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Cefprozil | a semi-synthetic broad-spectrum cephalosporin antibiotic


Cefprozil is a semi-synthetic broad-spectrum cephalosporin antibiotic. Cefprozil is a cis and Trans isomeric mixture (greater than or equal 90% cis). The chemical name for the monohydrate is (6R, 7R)-7-[(R)-2-Amino-2-(p-hydroxyphenyl) acetamido]-8-oxo-3-propenyl-5-thia-1-azabicyclo [4.2.0] oct-2-ene-2-carboxylic acid monohydrate. Cefprozil is a white to yellowish powder with a molecular formula for the monohydrate of C18H19N3O5S•H2O and a molecular weight of 407.45.

Treatment of otitis media and infections involving the respiratory tract and skin and skin structure

Class: Antibiotic



Indications:

Treatment of otitis media and infections involving the respiratory tract and skin and skin structure; active against methicillin-sensitive staphylococci, many streptococci, and various gram-negative bacilli including E. coli, some Klebsiella, P. mirabilis, H. influenzae, and Moraxella.
Available dosage form in the hospital: 125MG/5ML SUSP, 250MG TAB, 250MG/5ML SUSP, 500MG TAB.

Dosage:

Pharyngitis/tonsillitis: Oral: 500 mg every 24 hours for 10 days
Secondary bacterial infection of acute bronchitis or acute bacterial exacerbation of chronic bronchitis: Oral: 500 mg every 12 hours for 10 days
Uncomplicated skin and skin structure infections: Oral: 250 mg every 12 hours, or 500 mg every 12-24 hours for 10 days

Action and clinical pharmacology

Cefprozil is a semi synthetic broad-spectrum cephalosporin antibiotic intended for oral administration. It has in vitro activity against a broad range of Gram-positive and Gram-negative bacteria. The bactericidal action of cefprozil results from inhibition of cell-wall synthesis.

Contraindications
Cefprozil is contraindicated in patients with known allergy to the cephalosporin class of antibiotics or to any component of the cefprozil preparations

Drug Interactions

Nephrotoxicity has been reported following concomitant administration of aminoglycoside antibiotics and cephalosporin antibiotics. Concomitant administration of probenecid doubled the area under the curve for cefprozil.
If an aminoglycoside is used concurrently with cefprozil, especially if high dosages of the former are used or if therapy is prolonged, renal function should be monitored because of the potentialnephrotoxicity and ototoxicity of aminoglycoside antibiotics.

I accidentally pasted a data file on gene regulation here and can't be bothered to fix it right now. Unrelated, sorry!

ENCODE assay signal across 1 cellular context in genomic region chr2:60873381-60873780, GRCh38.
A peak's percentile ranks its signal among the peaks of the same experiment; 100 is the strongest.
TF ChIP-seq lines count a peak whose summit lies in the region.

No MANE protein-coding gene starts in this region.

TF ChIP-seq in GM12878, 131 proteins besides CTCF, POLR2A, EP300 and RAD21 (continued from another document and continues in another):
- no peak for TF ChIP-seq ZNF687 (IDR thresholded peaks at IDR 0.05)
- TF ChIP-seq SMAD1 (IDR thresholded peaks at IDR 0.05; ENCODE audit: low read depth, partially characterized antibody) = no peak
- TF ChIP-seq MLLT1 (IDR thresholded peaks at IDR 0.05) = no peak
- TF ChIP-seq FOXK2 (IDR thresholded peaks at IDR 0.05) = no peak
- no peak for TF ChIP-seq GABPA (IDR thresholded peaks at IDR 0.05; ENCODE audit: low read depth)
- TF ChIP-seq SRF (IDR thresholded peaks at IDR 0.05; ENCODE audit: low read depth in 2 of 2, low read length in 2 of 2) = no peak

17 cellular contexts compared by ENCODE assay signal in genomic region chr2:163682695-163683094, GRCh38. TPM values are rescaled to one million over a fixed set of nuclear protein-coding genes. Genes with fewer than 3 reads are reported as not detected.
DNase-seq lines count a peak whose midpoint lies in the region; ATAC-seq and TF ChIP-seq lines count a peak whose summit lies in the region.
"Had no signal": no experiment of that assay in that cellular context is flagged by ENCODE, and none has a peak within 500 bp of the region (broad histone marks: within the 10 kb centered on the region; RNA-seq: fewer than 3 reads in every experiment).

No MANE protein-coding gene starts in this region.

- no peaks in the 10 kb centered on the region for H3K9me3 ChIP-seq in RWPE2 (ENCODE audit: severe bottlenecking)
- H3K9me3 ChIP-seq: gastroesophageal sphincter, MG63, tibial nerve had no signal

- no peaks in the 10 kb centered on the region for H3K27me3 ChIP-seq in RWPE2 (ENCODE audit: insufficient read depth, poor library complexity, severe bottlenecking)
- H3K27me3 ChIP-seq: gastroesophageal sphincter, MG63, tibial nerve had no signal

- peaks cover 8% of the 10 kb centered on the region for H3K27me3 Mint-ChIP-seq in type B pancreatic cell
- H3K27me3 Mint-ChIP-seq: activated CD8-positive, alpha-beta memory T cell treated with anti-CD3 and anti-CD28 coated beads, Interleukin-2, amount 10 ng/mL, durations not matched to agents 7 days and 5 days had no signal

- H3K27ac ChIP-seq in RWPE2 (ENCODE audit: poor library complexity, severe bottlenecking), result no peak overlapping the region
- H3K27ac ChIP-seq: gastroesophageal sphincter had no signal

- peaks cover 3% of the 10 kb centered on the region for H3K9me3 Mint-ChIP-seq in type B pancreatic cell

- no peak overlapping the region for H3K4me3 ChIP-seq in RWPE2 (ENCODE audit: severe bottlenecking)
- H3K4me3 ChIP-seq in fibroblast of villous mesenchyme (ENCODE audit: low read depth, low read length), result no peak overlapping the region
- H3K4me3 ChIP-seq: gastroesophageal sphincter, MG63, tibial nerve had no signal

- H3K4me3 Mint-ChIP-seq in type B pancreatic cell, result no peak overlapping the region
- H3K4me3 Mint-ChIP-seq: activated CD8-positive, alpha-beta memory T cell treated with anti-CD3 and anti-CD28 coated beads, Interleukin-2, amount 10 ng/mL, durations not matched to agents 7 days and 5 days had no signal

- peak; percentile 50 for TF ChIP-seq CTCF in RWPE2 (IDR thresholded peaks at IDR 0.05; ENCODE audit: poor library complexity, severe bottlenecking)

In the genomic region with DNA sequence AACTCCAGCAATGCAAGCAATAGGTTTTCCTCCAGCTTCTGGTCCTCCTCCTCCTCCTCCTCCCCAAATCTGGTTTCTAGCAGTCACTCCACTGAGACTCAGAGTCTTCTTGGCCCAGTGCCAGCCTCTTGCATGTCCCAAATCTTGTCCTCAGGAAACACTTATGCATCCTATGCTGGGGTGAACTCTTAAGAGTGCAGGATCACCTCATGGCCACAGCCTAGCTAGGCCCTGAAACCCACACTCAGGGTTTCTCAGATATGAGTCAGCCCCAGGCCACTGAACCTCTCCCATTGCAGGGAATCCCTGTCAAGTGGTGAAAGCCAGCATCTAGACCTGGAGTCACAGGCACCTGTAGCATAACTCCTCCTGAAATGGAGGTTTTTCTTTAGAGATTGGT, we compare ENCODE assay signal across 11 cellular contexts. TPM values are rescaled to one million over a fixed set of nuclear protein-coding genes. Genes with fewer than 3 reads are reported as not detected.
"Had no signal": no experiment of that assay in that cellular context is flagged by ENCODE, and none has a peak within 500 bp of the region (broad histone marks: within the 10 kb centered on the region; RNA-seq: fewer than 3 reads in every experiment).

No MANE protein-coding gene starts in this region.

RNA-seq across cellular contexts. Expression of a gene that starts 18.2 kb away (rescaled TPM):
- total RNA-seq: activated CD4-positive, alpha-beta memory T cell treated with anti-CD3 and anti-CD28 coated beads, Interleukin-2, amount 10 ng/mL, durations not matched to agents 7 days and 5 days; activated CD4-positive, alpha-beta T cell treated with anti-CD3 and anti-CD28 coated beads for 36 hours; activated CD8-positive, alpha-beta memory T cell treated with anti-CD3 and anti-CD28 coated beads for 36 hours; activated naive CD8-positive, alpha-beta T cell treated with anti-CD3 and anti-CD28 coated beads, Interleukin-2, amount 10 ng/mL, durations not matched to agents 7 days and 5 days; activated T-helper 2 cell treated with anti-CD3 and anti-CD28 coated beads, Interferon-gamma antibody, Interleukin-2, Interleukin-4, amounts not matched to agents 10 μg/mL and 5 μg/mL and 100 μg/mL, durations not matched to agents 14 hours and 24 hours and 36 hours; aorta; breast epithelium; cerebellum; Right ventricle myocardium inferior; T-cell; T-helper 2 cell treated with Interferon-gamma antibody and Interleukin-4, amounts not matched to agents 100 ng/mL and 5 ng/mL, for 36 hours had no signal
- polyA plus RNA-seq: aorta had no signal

Drug/Laboratory Test Interactions:

Cephalosporin antibiotics may produce a false-positive reaction for glucose in the urine with copper reduction tests (Benedict’s or Fehling’s solution or with Clinitest tablets), but not with enzyme-based tests (glucose oxidase) for glycosuria. A false negative reaction may occur in the ferricyanide test for blood glucose. The presence of cefprozil in the blood does not interfere with the assay of plasma or urine creatinine by the alkaline picrate method.

Use in pregnancy:

Reproduction studies have been performed in mice, rats and rabbits at doses 14, 7 and 0.7 times the maximum human daily dose (1000 mg) based upon mg/m2, and have revealed no evidence of harm to the fetus due to cefprozil. There are, however, no adequate and well-controlled studies in pregnant women. Because animal reproduction studies are not always predictive of human response, this drug should be used during pregnancy only if the potential benefit justifies the potential risk.

Nursing Mothers:

Less than 1.0% of a maternal dose is excreted in human milk. Caution should be exercised when Cefprozil is administered to a nursing mother. Consideration should be given to temporary discontinuation of nursing and use of formula feeding.

Adverse reactions

The adverse reactions to cefprozil are similar to those observed with other orally administered cephalosporins. Cefprozil was usually well tolerated in controlled clinical trials. Approximately 2% of patients discontinued cefprozil therapy due to adverse events. The most common adverse events (of probable or unknown relationship to study drug) observed in 4227 patients treated with cefprozil in clinical efficacy trials are:

Gastrointestinal: Diarrhea (2.7%), nausea (2.3%), vomiting (1.4%) and abdominal pain (0.9%).
Hepatobiliary: As with some penicillins and some other cephalosporin antibiotics, cholestatic jaundice has been reported rarely.
Hypersensitivity: Rash (1.2%), erythema (0.1%), pruritus (0.3%) and urticaria (0.07%). Such reactions have been reported more frequently in children than in adults. Signs and symptoms usually occur a few days after initiation of therapy and subside within a few days after cessation of therapy.
CNS: Dizziness, hyperactivity, headache, nervousness, insomnia, confusion and drowsiness have been reported rarely (below 1%) and causal relationship is uncertain. All were reversible.
Other: Genital pruritus (0.8%) and vaginitis (0.7%).



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